The Jefferson Project's Response

Deploying a vertical profiler on Tuesday, November 10th    Research Specialist Candace Schermerhorn driving back to DFWI


The immediate response of the Jefferson Project research team 

 During seven years of monitoring the lake, the Jefferson Project has built a comprehensive dataset that tracks the weather, runoff, and circulation of water in the Lake George basin, and the species of plants, animals, and algae that live in it. With the discovery of the HABs in Lake George on Monday, November 9, the Jefferson Project immediately assembled its team of more than 20 researchers to develop and execute a research plan aimed at understanding the cause of the HAB. This JP Research Plan has included five major research activities:


  1. Deployment of an advanced sensor platform to Middle Bay (just north of Harris Bay, Sandy Bay, and Warner Bay) to monitor changes in the water column.
  2. Deployment of a second sensor platform to Calves Pen, to monitor changes in the water column at a deeper site.
  3. Completed lake surveys at 37 sites around the south basin to monitor physical parameters, algal abundance, algal composition, and nutrient abundance (i.e. phosphorus, nitrogen), and algae. Survey initiated on Nov. 10 and conducted over three weeks.
  4. Running computer models to understand the roles that weather and lake circulation may have played in causing the HABs.
  5. Conducting analyses comparing current versus past lake conditions.

Bottles prepped to collect surface phytoplankton samples Phytoplankton sample from the DFWI dock on Monday, November 9th                                          

What do we know so far?

Saturday, Nov. 7: 

Suspicious Bloom first noticed in Harris Bay. It dissipated later that day. The Lake George Association first reported the bloom to DEC based on the assessment of a staff member who had been trained in HAB identification as part of the DEC’s Citizens Statewide Lake Assessment Program.


Monday, Nov. 9:

Suspicious Blooms observed in Harris Bay, Sandy Bay, Warner Bay, and at the southern end of the lake near Lake George Village. LGA and JP staff collected water samples. All blooms dissipated later that day.


Thursday, Nov. 12: 

NYS DEC confirms the dominant algae is in the genus Dolichospermum.

JP sample (Greenwater Labs) confirms the dominant algae is the species Dolichospermum fuscum.


Friday, Nov. 13: 

NYS DEC announces a Confirmed Bloom in Harris Bay with no detectable toxins. DEC tests found toxin levels safely below the Environmental Protection Agency’s 10-day drinking water health advisory level of 0.30 micrograms per liter.

No confirmation of a HAB in Sandy Bay, Warner Bay, and Lake George Village.


Wednesday, Nov. 18:

JP water sample was tested for four known toxins produced by the dominant algae and found them to be “non-detectable.”



The Key Questions

To understand the underlying causes of the confirmed and suspicious HABs, the Jefferson Project team is addressing two overarching questions:

  1. Were the confirmed and suspicious HABs that were observed in various locations produced in those locations or transported by surface currents to those locations?
  2. Was this an unusual natural event and/or was it somehow connected to human activities?
  3. What conditions were different in Fall 2020 compared to past years?


Jefferson Project research activities since the HAB event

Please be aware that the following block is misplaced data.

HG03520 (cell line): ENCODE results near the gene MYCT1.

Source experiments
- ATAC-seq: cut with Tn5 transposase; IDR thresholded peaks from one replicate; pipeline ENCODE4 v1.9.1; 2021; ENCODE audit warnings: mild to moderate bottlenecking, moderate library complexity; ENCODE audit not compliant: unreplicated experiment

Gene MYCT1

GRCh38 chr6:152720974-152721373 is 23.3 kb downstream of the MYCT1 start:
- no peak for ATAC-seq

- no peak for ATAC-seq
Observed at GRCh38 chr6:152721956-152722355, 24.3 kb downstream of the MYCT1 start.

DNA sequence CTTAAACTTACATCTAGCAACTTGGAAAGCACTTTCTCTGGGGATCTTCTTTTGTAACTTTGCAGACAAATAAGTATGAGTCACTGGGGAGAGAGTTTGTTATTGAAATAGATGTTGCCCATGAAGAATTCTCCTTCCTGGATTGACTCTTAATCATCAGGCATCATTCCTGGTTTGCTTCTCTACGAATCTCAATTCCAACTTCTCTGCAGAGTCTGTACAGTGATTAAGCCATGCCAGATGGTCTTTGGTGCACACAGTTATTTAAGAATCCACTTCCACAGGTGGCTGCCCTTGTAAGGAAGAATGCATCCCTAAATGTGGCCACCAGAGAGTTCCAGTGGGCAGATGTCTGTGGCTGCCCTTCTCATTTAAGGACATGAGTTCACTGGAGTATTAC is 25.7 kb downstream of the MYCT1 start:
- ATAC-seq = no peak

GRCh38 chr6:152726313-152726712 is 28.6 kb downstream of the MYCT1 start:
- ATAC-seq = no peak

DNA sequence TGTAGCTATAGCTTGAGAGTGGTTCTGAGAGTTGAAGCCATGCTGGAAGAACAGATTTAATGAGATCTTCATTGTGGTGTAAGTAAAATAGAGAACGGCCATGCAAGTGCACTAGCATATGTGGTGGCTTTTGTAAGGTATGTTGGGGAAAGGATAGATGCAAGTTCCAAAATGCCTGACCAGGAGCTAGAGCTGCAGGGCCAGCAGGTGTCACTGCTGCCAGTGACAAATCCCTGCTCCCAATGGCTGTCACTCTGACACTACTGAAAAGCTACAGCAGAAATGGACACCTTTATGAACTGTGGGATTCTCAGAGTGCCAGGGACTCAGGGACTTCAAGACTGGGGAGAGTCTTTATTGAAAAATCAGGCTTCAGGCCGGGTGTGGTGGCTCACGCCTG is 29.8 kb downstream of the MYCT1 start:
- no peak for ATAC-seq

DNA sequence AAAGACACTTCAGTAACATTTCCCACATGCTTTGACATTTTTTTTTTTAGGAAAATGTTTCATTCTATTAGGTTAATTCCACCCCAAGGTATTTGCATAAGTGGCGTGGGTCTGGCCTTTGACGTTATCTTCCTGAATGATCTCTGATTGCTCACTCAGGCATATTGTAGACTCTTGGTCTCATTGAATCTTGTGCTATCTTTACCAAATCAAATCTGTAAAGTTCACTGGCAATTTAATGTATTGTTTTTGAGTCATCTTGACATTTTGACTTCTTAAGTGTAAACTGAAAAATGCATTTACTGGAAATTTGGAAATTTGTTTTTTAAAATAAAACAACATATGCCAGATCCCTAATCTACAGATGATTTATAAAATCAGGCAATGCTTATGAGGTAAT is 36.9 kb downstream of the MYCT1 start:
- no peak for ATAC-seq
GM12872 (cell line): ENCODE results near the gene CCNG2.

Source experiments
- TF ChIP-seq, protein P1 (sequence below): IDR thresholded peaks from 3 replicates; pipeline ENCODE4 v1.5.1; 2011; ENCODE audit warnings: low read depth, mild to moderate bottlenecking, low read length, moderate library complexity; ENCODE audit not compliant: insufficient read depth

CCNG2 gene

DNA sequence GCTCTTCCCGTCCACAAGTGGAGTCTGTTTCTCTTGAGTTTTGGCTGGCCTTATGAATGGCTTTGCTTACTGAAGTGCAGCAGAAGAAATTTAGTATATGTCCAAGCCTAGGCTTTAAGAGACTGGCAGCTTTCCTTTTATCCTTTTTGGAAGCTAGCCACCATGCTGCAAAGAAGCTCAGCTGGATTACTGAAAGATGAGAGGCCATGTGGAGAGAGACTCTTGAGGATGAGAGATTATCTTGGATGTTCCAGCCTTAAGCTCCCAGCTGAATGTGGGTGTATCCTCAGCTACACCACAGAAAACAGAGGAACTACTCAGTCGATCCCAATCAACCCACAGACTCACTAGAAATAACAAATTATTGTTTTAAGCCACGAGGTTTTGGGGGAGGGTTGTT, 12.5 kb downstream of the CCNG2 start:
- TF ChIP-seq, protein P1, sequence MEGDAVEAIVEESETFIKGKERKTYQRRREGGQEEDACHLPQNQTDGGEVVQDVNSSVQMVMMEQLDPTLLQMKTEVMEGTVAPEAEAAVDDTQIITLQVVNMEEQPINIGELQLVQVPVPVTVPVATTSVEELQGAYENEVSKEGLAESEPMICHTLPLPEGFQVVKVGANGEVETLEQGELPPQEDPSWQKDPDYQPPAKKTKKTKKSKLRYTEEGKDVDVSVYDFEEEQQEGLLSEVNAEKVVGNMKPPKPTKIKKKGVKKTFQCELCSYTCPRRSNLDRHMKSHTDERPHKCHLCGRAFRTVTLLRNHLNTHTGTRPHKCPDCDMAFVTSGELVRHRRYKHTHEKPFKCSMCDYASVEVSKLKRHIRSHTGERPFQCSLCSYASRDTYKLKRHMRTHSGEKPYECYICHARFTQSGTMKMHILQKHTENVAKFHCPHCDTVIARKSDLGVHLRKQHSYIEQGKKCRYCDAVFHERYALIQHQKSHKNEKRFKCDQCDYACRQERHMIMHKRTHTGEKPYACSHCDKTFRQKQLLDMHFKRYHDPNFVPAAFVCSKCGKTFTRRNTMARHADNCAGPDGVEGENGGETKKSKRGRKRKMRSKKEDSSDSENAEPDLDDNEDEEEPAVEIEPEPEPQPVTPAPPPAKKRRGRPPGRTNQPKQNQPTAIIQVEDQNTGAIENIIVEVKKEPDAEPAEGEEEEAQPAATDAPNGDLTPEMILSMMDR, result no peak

To answer these questions, the Jefferson Project research team has rapidly moved forward on a large number of research efforts.


Completed research efforts

  1. Completed nutrient testing of more than 70 water samples from three surveys around the south basin conducted immediately after the confirmed HAB event
  2. Completed assessment of abundance of total algae and total cynaobacteria during the three surveys of the south basin immediately after the HAB event was confirmed
  3. Completed assessment of total algae and total cyanobacteria during Fall 2020 compared to previous years based on JP monitoring data
  4. Improved and validated the JP circulation model in the areas where the HABs occurred to determine how surface currents may have moved the algae
  5. Assessed historic weather conditions to characterize weather conditions at or around the time of the HAB events (e.g. to quantify the rarity of the calm, warm weather that occurred during the HAB event)

Ongoing research efforts

  1. Identifying algal composition of more than 70 water samples from three surveys around the south basin conducted immediately after the confirmed HAB event
  2. Identifying eight years of historic algal samples (2013-2020) to determine the typical populations of Dolichospermum in the lake during the fall
  3. Assessing historic Dolichospermum fuscum (the species of cyanobacteria of the confirmed HAB) abundance in the lake by reviewing past studies of Lake George, going back several decades
  4. Continuing analysis of vertical profiler data on physical measurements (i.e. water-column profilers of temperature, dissolved oxygen, pH, turbidity, etc.)
  5. Examining satellite images of the region before, during, and after the HABs using remote sensing
  6. Assaying sediment nutrients and akinetes (cyanobacteria resting stages).


The multi-faceted approach of the Jefferson Project research team is intended to understand the underlying causes of the confirmed and suspicious HABs on Lake George. This holistic approach requires a large number of researchers and several months to acquire and analyze all of the data, but this approach will allow us to provide the most complete understanding of the event.


The Jefferson Project is committed to sharing its discoveries with the public in Spring 2021.


Learn More:

What was observed?

What is a HAB?